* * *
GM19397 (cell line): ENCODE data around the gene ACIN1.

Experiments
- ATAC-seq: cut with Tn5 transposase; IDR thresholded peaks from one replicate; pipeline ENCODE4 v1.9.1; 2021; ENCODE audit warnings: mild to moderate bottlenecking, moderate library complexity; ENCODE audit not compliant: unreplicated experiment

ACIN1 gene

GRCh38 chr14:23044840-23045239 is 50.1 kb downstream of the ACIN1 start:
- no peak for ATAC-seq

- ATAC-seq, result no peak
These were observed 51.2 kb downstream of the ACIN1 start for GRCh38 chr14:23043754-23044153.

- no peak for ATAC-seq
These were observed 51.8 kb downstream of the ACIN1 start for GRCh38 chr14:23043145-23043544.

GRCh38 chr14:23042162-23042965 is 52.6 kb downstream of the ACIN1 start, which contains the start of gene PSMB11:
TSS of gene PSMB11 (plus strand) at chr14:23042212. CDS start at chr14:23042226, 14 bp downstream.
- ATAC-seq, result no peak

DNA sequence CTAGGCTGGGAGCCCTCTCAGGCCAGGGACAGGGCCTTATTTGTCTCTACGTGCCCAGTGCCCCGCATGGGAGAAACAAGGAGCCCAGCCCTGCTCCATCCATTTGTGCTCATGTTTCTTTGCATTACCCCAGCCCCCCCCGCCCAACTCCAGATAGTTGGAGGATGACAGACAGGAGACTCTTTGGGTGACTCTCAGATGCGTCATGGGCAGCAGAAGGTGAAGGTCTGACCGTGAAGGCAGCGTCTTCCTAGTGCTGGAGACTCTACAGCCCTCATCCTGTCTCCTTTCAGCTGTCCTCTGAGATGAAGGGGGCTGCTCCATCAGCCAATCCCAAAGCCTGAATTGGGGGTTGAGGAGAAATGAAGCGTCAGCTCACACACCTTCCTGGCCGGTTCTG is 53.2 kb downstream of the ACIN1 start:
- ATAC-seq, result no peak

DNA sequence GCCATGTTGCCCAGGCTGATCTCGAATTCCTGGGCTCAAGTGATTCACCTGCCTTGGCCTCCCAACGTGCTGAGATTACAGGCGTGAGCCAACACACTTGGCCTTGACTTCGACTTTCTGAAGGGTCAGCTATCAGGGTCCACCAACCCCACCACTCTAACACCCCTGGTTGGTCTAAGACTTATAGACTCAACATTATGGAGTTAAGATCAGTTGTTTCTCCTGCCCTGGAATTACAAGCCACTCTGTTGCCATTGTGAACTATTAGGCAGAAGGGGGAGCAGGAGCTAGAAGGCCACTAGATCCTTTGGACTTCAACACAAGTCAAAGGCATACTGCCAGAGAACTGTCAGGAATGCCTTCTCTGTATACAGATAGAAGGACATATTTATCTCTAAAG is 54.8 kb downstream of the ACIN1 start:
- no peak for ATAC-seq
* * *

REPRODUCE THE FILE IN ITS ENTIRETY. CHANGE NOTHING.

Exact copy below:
GM19397 (cell line): ENCODE data around the gene ACIN1.

Experiments
- ATAC-seq: cut with Tn5 transposase; IDR thresholded peaks from one replicate; pipeline ENCODE4 v1.9.1; 2021; ENCODE audit warnings: mild to moderate bottlenecking, moderate library complexity; ENCODE audit not compliant: unreplicated experiment

ACIN1 gene

GRCh38 chr14:23044840-23045239 is 50.1 kb downstream of the ACIN1 start:
- no peak for ATAC-seq

- ATAC-seq, result no peak
These were observed 51.2 kb downstream of the ACIN1 start for GRCh38 chr14:23043754-23044153.

- no peak for ATAC-seq
These were observed 51.8 kb downstream of the ACIN1 start for GRCh38 chr14:23043145-23043544.

GRCh38 chr14:23042162-23042965 is 52.6 kb downstream of the ACIN1 start, which contains the start of gene PSMB11:
TSS of gene PSMB11 (plus strand) at chr14:23042212. CDS start at chr14:23042226, 14 bp downstream.
- ATAC-seq, result no peak

DNA sequence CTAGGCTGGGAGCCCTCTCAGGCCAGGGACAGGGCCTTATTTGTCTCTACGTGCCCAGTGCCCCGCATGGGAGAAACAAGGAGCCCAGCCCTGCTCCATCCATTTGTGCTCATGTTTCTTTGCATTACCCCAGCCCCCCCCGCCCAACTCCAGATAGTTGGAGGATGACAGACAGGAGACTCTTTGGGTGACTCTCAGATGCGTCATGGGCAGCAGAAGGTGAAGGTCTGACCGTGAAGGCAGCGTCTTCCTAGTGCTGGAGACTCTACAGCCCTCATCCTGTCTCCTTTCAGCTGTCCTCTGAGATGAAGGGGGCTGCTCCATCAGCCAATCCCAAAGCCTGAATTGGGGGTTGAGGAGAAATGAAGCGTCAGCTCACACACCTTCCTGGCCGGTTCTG is 53.2 kb downstream of the ACIN1 start:
- ATAC-seq, result no peak

DNA sequence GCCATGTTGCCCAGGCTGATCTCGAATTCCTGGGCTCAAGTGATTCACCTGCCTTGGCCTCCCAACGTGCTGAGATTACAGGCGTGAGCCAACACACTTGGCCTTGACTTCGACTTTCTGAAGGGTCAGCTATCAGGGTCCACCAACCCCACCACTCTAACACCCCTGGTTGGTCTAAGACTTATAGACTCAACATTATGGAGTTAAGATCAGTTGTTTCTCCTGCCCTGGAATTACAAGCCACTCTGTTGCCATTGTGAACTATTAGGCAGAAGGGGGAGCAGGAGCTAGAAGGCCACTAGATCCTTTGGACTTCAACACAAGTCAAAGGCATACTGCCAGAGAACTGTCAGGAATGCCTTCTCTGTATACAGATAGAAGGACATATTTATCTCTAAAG is 54.8 kb downstream of the ACIN1 start:
- no peak for ATAC-seq